Energy: Technology Disruption, but not to all

Disruptive Technologies are the gold vein every entrepreneur seeks, but rarely find. Clayton M. Christensen, the patriarch of observing disruptive technologies, noted in his seminal book “The Innovators Dilemma” in 1997 that each breakthrough can be categorized as either disruptive or sustaining. We are often late in recognizing the importance of many technologies since a large percentage fall into the sustaining category. Incremental steps are much easier to quantify and therefore allow us to erroneously project a linear adoption and efficiency gains that may arise from such technology advances. When disruptive technologies occur in modern times, the combination of underestimation of the technology advance, the modern day singular distribution and resulting viral contagion as well as the basic nature of herd migration often results in profound transformation in short order.

We have witnessed some of these recently:

·         Apple’s new pay system appears to be a technology advance that is similar to the iPod but with far bigger economic gains. By utilizing its reach along with grabbing the potential gains of each financial transaction, one gets the sense that by the time competitors catch up, they will be battling for a small group of those who didn’t utilize this advance.

·         Lockheed Martin has now “claimed” to have had significant advances in cold fusion technology that appear to promise free perpetual energy for eternity. Though they were heavy on headlines and short on details (and doubters are right to be skeptical), it too would fall into the category of a disruptive technology.

·         In oil, one need only to look at the difference in the EIA (Energy Information Administration) report from 2011 to 2013. In just two years, a significant increase in potential resources was found as well as new basins.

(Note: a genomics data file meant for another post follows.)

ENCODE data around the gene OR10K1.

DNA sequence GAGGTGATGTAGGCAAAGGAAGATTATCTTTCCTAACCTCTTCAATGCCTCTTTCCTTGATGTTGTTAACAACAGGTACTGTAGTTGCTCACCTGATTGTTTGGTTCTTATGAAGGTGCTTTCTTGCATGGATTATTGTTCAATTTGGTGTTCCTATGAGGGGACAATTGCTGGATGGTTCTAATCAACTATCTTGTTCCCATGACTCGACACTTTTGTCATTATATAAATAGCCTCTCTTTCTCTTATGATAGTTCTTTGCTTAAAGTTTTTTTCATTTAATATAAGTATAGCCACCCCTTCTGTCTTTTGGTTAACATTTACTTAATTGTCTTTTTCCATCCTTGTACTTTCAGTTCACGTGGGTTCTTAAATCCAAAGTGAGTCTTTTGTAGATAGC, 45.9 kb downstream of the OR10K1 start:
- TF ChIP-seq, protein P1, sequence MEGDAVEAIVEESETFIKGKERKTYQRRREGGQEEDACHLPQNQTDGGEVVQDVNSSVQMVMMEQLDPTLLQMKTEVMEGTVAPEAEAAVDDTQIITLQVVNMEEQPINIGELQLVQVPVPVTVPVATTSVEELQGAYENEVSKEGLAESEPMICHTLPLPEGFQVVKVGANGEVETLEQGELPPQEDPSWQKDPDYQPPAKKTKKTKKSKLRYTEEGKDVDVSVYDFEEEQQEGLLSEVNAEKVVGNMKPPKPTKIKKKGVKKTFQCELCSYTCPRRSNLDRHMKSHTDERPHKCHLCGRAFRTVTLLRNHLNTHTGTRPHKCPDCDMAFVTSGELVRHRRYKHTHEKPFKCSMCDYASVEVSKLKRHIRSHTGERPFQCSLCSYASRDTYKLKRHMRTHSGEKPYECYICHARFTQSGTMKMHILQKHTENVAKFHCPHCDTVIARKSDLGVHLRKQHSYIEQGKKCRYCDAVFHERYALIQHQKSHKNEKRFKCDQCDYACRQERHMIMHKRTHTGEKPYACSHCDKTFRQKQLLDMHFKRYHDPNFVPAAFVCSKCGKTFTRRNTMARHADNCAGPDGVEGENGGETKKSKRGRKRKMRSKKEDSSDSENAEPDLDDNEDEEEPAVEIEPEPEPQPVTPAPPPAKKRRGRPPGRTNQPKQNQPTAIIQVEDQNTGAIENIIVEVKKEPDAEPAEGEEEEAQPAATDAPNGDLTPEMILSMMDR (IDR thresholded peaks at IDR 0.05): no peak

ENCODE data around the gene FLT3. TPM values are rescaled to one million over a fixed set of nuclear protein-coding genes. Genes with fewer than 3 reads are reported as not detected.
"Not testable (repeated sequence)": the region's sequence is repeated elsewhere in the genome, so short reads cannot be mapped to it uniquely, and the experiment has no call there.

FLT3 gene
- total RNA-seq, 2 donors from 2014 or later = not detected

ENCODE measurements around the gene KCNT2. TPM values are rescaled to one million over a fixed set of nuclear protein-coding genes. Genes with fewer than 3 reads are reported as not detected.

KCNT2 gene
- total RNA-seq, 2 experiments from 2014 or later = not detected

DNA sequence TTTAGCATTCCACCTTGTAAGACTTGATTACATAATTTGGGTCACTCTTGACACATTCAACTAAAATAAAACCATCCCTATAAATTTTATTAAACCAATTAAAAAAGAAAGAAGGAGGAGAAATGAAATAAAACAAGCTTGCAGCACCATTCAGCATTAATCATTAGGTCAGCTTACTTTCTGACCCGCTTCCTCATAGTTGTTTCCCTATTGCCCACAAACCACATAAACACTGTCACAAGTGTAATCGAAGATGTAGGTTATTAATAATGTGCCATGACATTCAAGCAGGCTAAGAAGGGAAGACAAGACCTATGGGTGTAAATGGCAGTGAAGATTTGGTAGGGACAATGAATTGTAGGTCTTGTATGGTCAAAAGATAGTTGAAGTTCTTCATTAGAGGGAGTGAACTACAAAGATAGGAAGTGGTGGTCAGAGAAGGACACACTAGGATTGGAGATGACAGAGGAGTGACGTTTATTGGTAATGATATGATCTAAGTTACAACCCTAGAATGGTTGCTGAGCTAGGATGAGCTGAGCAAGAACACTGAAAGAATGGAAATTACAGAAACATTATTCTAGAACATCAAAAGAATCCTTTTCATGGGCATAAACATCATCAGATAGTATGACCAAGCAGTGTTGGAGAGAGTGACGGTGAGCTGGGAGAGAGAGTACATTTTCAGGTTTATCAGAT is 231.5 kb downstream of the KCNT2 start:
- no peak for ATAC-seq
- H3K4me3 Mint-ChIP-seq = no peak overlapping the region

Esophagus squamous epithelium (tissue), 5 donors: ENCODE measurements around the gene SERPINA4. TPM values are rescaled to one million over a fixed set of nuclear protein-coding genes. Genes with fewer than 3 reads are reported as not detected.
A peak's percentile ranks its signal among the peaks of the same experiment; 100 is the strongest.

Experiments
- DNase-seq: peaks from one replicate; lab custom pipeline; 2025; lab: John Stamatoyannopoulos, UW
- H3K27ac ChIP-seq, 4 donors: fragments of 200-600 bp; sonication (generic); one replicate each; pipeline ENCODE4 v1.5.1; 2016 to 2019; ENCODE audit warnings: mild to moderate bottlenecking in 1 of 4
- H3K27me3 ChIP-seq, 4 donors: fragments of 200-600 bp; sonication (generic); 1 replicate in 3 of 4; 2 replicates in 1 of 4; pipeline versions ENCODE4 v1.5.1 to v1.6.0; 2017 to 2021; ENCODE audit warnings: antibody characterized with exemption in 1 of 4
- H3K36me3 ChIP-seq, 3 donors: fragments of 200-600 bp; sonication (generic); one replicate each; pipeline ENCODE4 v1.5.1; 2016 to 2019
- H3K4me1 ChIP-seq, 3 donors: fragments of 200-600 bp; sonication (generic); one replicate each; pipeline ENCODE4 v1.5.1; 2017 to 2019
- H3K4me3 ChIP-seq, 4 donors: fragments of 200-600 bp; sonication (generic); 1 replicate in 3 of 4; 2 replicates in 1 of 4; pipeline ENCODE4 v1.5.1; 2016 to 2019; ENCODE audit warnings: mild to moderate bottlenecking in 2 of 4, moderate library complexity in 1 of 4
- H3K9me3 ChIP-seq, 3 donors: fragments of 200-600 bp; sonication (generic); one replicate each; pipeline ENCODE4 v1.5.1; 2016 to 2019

When a disruptive technology hits an archaic industry, prices and promises often have a volatile reaction. We have seen a near 50% correction in oil prices although the supply glut is a fraction of this. The technology improvements in finding and extracting oil has been known for some time, however when it hit the markets, the prognostications of energy’s demise have picked up. This is a natural reaction of human nature and has its converse when the perma-bull crowd yells “it’s different this time”.

Consider what has happened here recently in the United States from a production of barrels per oil daily over the last 75 years. The recent shift in production took only 6 years to achieve in what initially took 24 years to accomplish (1943 to 1967). When an economy and market has time to acclimate itself, it can be described as a sustaining technology. I believe what we have seen here recently is a disruptive advance.

The easy answer is to firmly state that this changes everything and oil is in the grip of a paradigm shift of lower prices for a longer period of time. Occam’s razor (if multiple theses exist, choose the one with least complications or most simple) would tell you that this easy choice of projecting current trends would be reasonable, however one underlying principle of oil combats this. High oil prices typically reduce high oil prices as consumers shift their pain at the pump to less painful public transit or carpooling behaviors. Thus the slight reduction in gas or oil causes the finding of a level. (In other words, when oil prices begin to drop, a significant stimulus is passed through to its consumers and demand picks up.)

One condition that is being underestimated is the potential for an accelerated pick-up in growth in Europe as the Euro drops and they possibly move from a hushed breath of growth to a larger increase in the coming year. The top 10 importers all look to have a substantial stimulus passed through to consumers and businesses. Even though the US (as of 2012) was the largest importer, our increased production creates a positive energy gap and has a continued positive growth impact as efficiency in energy transfers domestically creates both stimulus and production profits simultaneously.

Excluding the US on the list below, nine countries comprise over $27 trillion of global GDP, or 37%. Though it will be disruptive to certain parts of the globe, namely the Middle East, Russia and Venezuela to name a few, the stimulus to other parts of the world looks to be substantially underestimated.

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